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Kocher v. Larksville Borough

United States District Court, M.D. Pennsylvania

March 6, 2014

SCOTT E. KOCHER, Plaintiff,
v.
LARKSVILLE BOROUGH, et al., Defendants.

MEMORANDUM

A. RICHARD CAPUTO, District Judge.

Presently before the Court are Plaintiff Scott Kocher's ("Plaintiff") Objections to the Clerk's Taxation of Costs. (Doc. 99.) Because the costs were properly taxed against Plaintiff, Plaintiff's objections will be overruled and the Clerk's taxation of costs against Plaintiff in the amount of $5, 934.04 will be affirmed.

I. Background

Plaintiff commenced this action against Defendants Larksville Borough, Joe Zawadski, Tony Kopko, and John Pekarovsky (collectively, "Defendants") on November 3, 2011. (Doc. 1.) Plaintiff asserted claims for First Amendment retaliation, Fourteenth Amendment deprivation of liberty interest in reputation, defamation, and false light invasion of privacy. (Doc. 6.)

Defendants moved for summary judgment following the close of discovery. Defendants' motion for summary judgment was granted on February 20, 2013. (Docs. 83; 84.) Judgment was entered in favor of Defendants on the First and Fourteenth Amendment claims, while the state law claims were dismissed without prejudice. (Doc. 84.)

On February 27, 2013, Defendants filed a Notice of Request to Tax Costs pursuant to Local Rule 54.5. (Doc. 85.) The same day, Plaintiff filed a Notice of Appeal of the February 20, 2013 Order granting Defendants' motion for summary judgment. (Doc. 86.) The United States Court of Appeals for the Third Circuit affirmed on December 10, 2013. See Kocher v. Larksville Borough , ___ F.Appx. ___, 2013 WL 6439651, at *1 (3d Cir. Dec. 10, 2013). The Third Circuit issued its mandate on January 2, 2014. (Doc. 94.)

On January 8, 2014, Defendants docketed their Bill of Costs. (Doc. 95.) Defendants' Bill of Costs requested the Clerk to tax Plaintiff in the amount of $5, 939.04, which consisted of $5, 299.95 in fees for transcripts necessarily obtained for use in the case and $639.09 in witness fees. ( Id .)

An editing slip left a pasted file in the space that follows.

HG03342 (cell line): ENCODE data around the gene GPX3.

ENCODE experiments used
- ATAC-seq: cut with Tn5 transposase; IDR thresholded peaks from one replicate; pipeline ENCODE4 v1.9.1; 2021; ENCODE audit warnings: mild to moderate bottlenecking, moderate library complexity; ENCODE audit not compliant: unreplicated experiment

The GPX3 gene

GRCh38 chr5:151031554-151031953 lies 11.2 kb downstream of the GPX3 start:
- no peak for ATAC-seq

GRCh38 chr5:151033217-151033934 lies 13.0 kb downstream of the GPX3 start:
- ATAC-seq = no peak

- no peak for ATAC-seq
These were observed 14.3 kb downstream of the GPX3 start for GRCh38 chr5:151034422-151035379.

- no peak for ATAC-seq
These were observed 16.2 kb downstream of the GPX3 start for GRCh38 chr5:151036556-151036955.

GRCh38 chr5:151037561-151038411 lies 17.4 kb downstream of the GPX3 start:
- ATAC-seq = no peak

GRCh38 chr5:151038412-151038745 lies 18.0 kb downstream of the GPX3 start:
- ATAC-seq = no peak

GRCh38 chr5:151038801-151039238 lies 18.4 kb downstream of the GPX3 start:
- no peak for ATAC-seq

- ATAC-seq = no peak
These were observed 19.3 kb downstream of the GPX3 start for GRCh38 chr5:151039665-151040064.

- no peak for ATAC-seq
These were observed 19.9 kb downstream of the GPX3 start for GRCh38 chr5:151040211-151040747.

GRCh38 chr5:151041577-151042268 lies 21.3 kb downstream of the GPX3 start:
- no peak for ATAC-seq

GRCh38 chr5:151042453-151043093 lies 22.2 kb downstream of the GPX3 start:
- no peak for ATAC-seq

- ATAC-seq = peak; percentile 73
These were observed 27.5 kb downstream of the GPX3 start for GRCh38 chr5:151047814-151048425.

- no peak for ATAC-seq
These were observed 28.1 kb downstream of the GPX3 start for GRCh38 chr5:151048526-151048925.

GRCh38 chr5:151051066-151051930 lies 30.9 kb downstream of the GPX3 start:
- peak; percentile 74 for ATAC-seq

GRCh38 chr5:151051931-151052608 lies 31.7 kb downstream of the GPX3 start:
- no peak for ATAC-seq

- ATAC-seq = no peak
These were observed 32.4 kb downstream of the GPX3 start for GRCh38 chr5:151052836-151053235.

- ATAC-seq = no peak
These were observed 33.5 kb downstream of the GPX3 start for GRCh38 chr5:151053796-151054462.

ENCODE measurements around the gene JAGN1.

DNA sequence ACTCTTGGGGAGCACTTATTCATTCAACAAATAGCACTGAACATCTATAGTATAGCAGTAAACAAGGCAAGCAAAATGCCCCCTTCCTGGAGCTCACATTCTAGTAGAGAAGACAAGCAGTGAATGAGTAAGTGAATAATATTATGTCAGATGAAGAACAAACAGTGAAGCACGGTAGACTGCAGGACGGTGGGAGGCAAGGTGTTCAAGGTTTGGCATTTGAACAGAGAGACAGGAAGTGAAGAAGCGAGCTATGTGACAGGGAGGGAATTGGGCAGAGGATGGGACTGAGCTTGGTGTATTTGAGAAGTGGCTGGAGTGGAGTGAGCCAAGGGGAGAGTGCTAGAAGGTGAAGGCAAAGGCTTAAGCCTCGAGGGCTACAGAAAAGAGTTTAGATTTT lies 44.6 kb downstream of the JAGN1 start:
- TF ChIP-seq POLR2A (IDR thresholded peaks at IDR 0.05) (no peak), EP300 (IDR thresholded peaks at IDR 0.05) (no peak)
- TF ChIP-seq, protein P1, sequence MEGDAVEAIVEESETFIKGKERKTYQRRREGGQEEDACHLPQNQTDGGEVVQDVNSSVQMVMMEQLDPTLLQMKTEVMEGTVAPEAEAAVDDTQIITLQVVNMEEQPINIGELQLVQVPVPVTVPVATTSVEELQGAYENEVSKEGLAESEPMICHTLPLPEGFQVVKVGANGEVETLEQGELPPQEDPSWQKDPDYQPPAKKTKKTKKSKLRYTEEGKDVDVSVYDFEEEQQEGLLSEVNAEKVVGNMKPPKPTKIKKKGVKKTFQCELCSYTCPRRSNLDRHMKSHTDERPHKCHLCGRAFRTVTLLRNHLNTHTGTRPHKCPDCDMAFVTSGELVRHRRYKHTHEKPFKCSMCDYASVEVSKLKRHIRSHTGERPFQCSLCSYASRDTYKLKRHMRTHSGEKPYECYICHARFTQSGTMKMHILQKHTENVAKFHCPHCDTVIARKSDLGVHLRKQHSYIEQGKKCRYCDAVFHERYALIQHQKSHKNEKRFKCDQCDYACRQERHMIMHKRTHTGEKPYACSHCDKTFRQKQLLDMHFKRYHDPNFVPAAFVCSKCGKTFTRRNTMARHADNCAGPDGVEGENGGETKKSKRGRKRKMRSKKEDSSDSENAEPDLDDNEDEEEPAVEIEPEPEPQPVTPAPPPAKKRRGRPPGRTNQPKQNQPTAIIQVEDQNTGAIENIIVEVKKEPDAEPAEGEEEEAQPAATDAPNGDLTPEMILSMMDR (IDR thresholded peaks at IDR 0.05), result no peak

Plaintiff filed objections to the Bill of Costs on January 13, 2014. (Doc. 96.) Plaintiff requested that he be exempted from paying costs based on financial hardship. ( Id . at ¶ 2.) Alternatively, Plaintiff argued that Defendants were only entitled to deposition costs for witnesses that were used to obtain summary judgment pursuant to Honeywell Int'l, Inc. v. Hamilton Sunstrand Corp. , No. 99-309, 2009 WL 3153496 (D. Del. Sept. 30, 2009). ( Id . at ¶ 5.) Plaintiff also objected to the payment of fees to witnesses whose testimony/transcripts were not used by Defendants in obtaining summary judgment. ( Id . at ¶ 6.)

On January 15, 2014, the Clerk overruled Plaintiff's objections and ordered costs taxed against Plaintiff and in favor of Defendants in the amount of $5, 934.04. (Docs. 97; 98.) The Clerk also noted that any party could appeal to the Court within seven days by filing a written specification of the items objected to and the grounds of objection. (Doc. 97.)

Plaintiff filed timely objections to the Clerk's Taxation of Costs on January 16, 2014. (Doc. 99.) On January 23, 2014, Defendants filed a brief in opposition to Plaintiff's objections. (Doc. 101.) Plaintiff's objections are now ripe for review.

II. Discussion

In objecting to the Clerk's Taxation of Cost, Plaintiff first argues that the Court should exercise its discretion to deny costs because he does not have the financial resources to pay the award. (Doc. 99, ¶¶ 3-5.) Plaintiff also objects to the Clerk's Taxation of Costs on the basis that the Clerk provided no explanation as to why Honeywell Int'l, Inc. v. Hamilton Sunstrand Corp. , No. 99-309, 2009 WL 3153496 (D. Del. Sept. 30, 2009) does not apply to this case. (Doc. 99, ¶ 2.) Relying on Honeywell , Plaintiff argues that Defendants cannot recover costs for depositions that were not filed or used in obtaining summary judgment, nor can they recover the fees paid to those witnesses. ( Id . at ¶¶ 7-8.) Plaintiff's objections are without merit and will be overruled.[1]

Plaintiff's request to be exempted from paying costs will be denied because he fails to establish that such an award would be inequitable under the circumstances. Rule 54(d)(1) of the Federal Rules of Civil Procedure provides, in pertinent part, that "[u]nless a federal statute, these rules, or a court order provides otherwise, costs - other than attorney's fees - should be allowed to the prevailing party." Fed.R.Civ.P. 54(d)(1). This rule creates a "strong presumption" that costs are to be awarded to the prevailing party. Reger v. Nemours Found., Inc. , 599 F.3d 285, 288 (3d Cir. 2010) (citing In re Paoli R.R. Yard PCB Litig. , 221 F.3d 449, 462 (3d Cir. 2000)). "Only if the losing party can introduce evidence, and the district court can articulate reasons within the bounds of its equitable power, should costs be reduced or denied to the prevailing party.'" Id . ...


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